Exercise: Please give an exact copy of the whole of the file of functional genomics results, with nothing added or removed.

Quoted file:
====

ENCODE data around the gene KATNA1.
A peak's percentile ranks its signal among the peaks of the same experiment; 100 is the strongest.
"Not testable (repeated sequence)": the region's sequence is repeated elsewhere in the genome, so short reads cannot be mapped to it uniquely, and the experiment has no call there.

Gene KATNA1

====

ENCODE data around the gene KATNA1.
A peak's percentile ranks its signal among the peaks of the same experiment; 100 is the strongest.
"Not testable (repeated sequence)": the region's sequence is repeated elsewhere in the genome, so short reads cannot be mapped to it uniquely, and the experiment has no call there.

Gene KATNA1